Wednesday, June 1, 2011

New Food Plate To Support Healthy Dietary Guidelines. Now What's Next?

My plate has whole grain pancakes made with vegetable oil and delicious fruits
Michelle Obama, the White House Obesity Task force, US Department of Agriculture, Chef Sam Kass and countless agencies, staffers, and citizens have done more in the past year to get Americans to eat better and exercise more. We all know that what you eat --- more of the "good for you" foods and less of the "fun foods" --- and physical activity are key to overall wellness and healthy weight. Tomorrow, the decades old food pyramid is being replaced by a simpler and more understandable icon, which for now everyone is calling "the food plate". The new icon will be announced at the White House at 10:30 EST and be live-streamed using the USDA's FaceBook page.

I keep asking myself "what's next?" For as long as the antiquated, confusing and misleading MyPyramid has been around, food and hunger advocates, locavores, farmers, nutritionists, parents and teachers, have been fighting tirelessly for healthy, affordable and delicious food for all.

Although the common sense 2010 dietary guidelines for Americans and revised school breakfast and lunch standards are being embraced by Democrats and Republicans alike, there are still some powerful legislators who continue to fight against the "good food" and "real food" advocates on behalf of corporate interests on important things like keeping Tater Tots and junk food vending machines in schools.  This is true no matter whether the issue being debated is child nutrition, farm subsidies, food stamps, or marketing to children.

The time is ripe. There's a ground swell of support behind Michelle Obama's goal to end childhood obesity in a generation. It's pretty simple to me. There needs to be a drastic reduction of sugar, refined flour, and saturated fat in the American food supply in favor of more nutrient dense fruits, vegetables and whole grains. But how do we accomplish this goal?

A huge problem is costs. Compared to processed junk foods and sugary beverages, the very foods the dietary guidelines recommend reducing in our diets, the good for you foods, whole grains, fruits and vegetables, are relatively expensive. The time is ripe is to change food economics. But how?  Look no further than the "Food Conservation and Energy Act of 2008", aka the "food and farm bill".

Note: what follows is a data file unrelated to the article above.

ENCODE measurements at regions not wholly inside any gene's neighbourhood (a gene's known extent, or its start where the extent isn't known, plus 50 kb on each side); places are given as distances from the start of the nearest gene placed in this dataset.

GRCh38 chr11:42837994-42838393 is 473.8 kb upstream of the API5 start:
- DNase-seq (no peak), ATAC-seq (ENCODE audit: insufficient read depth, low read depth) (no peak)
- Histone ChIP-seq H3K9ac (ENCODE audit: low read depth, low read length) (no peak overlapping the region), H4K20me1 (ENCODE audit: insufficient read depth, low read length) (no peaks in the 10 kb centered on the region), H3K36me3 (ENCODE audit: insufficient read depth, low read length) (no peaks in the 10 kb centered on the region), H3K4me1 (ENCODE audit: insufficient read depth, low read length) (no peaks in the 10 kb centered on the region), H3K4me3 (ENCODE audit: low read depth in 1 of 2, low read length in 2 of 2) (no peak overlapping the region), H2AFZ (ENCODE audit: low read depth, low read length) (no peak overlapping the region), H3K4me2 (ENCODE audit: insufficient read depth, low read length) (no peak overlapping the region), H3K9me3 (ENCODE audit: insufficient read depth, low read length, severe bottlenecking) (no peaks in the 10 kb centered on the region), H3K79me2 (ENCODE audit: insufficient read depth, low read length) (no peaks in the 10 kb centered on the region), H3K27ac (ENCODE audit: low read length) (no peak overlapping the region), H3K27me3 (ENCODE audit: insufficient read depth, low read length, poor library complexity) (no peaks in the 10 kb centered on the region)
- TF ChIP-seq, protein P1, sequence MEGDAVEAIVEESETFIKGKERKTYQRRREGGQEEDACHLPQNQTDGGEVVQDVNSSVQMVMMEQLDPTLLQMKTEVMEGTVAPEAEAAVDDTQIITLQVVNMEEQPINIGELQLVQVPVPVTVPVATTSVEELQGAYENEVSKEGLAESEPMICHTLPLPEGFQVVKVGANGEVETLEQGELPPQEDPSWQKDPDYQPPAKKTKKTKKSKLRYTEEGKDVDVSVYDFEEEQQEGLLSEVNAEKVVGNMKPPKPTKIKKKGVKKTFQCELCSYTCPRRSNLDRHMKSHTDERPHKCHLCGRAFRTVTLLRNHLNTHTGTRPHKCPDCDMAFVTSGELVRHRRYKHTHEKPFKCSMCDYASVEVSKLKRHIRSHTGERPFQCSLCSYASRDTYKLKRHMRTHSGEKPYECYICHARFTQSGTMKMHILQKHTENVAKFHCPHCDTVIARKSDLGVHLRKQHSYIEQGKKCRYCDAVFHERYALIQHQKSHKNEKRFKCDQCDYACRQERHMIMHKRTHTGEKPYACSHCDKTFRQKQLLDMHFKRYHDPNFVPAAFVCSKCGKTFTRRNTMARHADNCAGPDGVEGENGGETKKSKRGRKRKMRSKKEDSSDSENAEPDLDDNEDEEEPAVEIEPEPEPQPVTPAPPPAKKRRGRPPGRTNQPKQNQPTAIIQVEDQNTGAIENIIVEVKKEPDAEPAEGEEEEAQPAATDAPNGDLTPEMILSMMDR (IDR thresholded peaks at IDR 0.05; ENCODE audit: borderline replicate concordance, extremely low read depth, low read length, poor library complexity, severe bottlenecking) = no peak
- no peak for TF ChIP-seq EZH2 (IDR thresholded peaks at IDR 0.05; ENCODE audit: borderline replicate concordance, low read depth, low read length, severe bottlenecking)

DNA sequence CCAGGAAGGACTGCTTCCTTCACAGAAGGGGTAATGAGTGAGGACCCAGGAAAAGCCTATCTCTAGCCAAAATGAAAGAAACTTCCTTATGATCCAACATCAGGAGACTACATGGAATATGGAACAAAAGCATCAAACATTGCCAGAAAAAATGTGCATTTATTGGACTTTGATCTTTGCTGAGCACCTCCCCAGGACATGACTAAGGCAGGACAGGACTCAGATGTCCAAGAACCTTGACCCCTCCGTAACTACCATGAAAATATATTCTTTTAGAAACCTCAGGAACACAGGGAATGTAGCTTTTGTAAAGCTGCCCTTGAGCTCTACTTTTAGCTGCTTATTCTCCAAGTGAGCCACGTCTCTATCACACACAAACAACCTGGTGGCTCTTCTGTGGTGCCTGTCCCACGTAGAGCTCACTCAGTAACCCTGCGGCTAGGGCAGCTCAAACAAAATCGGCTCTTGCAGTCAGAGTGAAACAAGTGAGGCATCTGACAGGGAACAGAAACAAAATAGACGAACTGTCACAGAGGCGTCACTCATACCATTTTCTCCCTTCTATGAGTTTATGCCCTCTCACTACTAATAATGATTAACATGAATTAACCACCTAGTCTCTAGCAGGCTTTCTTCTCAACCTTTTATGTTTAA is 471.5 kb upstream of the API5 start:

With it's huge subsidies for commodity crops, specifically corn and wheat, and paltry support for fruits and vegetables, the farm bill is a long-running contradiction, counter-intuitive and dangerous to our health. What about reducing the corn and wheat subsidies and dramatically increasing subsidies for fruits, vegetables, small farms, farm to table infrastructure, food safety, nutrition education and food labeling?

The numbers tell the story about why Americans are facing an overweight and obesity epidemic. A large portion of the $42 billion crop subsidies in the farm bill are for corn which is used to feed cattle that make high saturated meat or made into high fructose corn syrup that goes into soda and thousands of other products on grocery shelves, and wheat which is processed into refined flour that lacks nutrition, versus a paltry $400 million for organic agriculture.  Junk food is cheap because it's subsidized. Fruits and vegetables are expensive because they are not.

Next fall, Congress will begin debating the 2012 farm bill. Basically, anyone who eats is affected by the farm bill, not just the people who grow, package and distribute food. Won't you fight to reduce subsidies for the "bad for you" foods in favor of the "good for you" fruits, vegetables, and whole grains?

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